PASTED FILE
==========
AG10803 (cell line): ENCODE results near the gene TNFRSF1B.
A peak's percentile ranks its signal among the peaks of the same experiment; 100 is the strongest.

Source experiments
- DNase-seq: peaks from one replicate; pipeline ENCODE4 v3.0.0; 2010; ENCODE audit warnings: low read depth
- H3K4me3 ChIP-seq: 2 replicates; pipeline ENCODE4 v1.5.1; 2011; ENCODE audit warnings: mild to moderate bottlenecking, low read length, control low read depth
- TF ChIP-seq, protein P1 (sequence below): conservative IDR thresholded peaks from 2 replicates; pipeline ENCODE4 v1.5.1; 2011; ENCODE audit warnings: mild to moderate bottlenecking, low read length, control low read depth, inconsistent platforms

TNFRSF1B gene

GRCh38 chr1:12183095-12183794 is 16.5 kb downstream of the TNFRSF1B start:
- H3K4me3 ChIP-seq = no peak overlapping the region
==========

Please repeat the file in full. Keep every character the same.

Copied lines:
AG10803 (cell line): ENCODE results near the gene TNFRSF1B.
A peak's percentile ranks its signal among the peaks of the same experiment; 100 is the strongest.

Source experiments
- DNase-seq: peaks from one replicate; pipeline ENCODE4 v3.0.0; 2010; ENCODE audit warnings: low read depth
- H3K4me3 ChIP-seq: 2 replicates; pipeline ENCODE4 v1.5.1; 2011; ENCODE audit warnings: mild to moderate bottlenecking, low read length, control low read depth
- TF ChIP-seq, protein P1 (sequence below): conservative IDR thresholded peaks from 2 replicates; pipeline ENCODE4 v1.5.1; 2011; ENCODE audit warnings: mild to moderate bottlenecking, low read length, control low read depth, inconsistent platforms

TNFRSF1B gene

GRCh38 chr1:12183095-12183794 is 16.5 kb downstream of the TNFRSF1B start:
- H3K4me3 ChIP-seq = no peak overlapping the region